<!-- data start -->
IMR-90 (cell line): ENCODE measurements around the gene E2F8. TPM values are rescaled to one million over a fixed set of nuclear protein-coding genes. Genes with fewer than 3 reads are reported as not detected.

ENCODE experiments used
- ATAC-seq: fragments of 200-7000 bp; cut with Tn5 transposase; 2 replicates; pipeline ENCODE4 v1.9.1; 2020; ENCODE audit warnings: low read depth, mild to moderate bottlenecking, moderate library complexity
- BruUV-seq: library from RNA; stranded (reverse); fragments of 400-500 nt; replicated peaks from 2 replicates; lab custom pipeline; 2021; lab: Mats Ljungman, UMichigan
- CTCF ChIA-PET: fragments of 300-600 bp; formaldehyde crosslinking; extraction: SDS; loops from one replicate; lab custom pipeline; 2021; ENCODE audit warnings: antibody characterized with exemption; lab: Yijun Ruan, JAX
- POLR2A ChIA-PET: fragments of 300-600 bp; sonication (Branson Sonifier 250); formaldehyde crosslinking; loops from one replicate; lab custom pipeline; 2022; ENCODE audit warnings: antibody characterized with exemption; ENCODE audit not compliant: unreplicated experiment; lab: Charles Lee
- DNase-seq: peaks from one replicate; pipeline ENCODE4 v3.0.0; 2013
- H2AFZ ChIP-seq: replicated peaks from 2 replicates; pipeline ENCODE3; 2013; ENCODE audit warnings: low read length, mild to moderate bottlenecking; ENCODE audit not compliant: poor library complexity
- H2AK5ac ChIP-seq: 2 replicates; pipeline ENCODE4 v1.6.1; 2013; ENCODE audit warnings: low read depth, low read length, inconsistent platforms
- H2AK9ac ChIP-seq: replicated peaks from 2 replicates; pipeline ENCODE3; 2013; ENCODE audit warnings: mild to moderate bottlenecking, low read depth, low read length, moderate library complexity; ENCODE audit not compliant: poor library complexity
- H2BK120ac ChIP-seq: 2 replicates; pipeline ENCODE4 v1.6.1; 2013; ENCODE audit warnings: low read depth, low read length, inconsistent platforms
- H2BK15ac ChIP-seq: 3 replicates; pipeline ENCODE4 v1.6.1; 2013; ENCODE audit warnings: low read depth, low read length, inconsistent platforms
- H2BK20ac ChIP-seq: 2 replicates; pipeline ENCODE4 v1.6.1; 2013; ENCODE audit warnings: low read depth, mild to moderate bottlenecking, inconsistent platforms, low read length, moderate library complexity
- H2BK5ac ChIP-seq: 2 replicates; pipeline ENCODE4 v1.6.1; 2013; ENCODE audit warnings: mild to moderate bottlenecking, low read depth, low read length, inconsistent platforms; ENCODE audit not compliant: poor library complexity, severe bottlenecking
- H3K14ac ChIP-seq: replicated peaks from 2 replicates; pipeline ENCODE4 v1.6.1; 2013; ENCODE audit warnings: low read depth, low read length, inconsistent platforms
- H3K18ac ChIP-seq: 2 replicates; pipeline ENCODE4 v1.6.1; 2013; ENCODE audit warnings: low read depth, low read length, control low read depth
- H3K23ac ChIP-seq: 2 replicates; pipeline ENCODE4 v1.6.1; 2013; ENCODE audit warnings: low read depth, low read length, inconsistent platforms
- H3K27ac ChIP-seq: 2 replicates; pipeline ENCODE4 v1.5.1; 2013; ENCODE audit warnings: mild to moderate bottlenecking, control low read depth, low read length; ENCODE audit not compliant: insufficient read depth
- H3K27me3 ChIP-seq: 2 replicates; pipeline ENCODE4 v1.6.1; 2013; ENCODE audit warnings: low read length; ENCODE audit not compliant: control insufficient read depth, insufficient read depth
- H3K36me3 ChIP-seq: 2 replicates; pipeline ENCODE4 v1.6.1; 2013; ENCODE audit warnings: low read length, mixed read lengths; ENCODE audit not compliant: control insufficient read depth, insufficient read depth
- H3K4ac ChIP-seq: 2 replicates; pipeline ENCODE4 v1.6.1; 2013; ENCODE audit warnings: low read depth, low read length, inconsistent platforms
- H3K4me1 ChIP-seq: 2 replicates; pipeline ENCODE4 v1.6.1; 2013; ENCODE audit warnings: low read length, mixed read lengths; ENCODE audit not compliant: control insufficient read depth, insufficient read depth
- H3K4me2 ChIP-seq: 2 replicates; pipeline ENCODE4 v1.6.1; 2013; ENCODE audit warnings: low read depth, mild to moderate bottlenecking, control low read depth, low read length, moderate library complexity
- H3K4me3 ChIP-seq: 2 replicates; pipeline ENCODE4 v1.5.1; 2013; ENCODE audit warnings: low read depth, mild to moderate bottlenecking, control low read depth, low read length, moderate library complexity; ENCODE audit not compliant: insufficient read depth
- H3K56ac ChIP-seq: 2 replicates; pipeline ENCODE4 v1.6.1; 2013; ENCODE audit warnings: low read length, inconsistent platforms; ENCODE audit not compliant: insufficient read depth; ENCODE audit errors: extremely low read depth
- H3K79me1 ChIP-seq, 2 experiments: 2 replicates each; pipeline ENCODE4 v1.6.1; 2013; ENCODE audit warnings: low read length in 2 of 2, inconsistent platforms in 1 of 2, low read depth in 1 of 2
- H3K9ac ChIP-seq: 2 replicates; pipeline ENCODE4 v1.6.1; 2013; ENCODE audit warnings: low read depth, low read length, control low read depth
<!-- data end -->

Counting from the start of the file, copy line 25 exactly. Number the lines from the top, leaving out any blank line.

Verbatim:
- H3K56ac ChIP-seq: 2 replicates; pipeline ENCODE4 v1.6.1; 2013; ENCODE audit warnings: low read length, inconsistent platforms; ENCODE audit not compliant: insufficient read depth; ENCODE audit errors: extremely low read depth